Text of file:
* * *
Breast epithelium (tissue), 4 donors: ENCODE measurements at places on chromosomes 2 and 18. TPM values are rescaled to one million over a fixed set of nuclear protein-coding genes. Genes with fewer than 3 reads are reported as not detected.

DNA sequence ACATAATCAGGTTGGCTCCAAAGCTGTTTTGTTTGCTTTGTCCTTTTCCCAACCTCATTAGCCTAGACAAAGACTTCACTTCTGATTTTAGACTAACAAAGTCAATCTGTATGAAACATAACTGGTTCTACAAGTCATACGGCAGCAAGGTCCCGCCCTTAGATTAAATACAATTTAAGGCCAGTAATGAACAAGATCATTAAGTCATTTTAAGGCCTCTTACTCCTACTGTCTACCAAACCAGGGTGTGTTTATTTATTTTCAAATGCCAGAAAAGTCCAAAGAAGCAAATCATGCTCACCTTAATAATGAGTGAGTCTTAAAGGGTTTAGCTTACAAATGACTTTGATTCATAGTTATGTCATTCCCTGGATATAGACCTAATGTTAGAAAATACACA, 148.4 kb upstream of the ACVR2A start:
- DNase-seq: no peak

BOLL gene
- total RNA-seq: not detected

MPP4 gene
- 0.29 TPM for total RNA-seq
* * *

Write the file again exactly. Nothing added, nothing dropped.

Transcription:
Breast epithelium (tissue), 4 donors: ENCODE measurements at places on chromosomes 2 and 18. TPM values are rescaled to one million over a fixed set of nuclear protein-coding genes. Genes with fewer than 3 reads are reported as not detected.

DNA sequence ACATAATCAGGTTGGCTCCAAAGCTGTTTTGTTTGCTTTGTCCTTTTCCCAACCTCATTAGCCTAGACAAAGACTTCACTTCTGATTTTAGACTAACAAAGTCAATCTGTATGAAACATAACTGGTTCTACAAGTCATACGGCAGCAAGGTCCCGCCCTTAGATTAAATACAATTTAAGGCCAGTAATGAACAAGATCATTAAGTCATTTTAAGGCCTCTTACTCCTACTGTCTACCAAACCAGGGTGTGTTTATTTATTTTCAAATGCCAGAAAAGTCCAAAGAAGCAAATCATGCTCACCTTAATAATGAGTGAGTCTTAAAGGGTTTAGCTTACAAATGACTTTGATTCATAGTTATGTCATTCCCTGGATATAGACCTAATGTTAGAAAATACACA, 148.4 kb upstream of the ACVR2A start:
- DNase-seq: no peak

BOLL gene
- total RNA-seq: not detected

MPP4 gene
- 0.29 TPM for total RNA-seq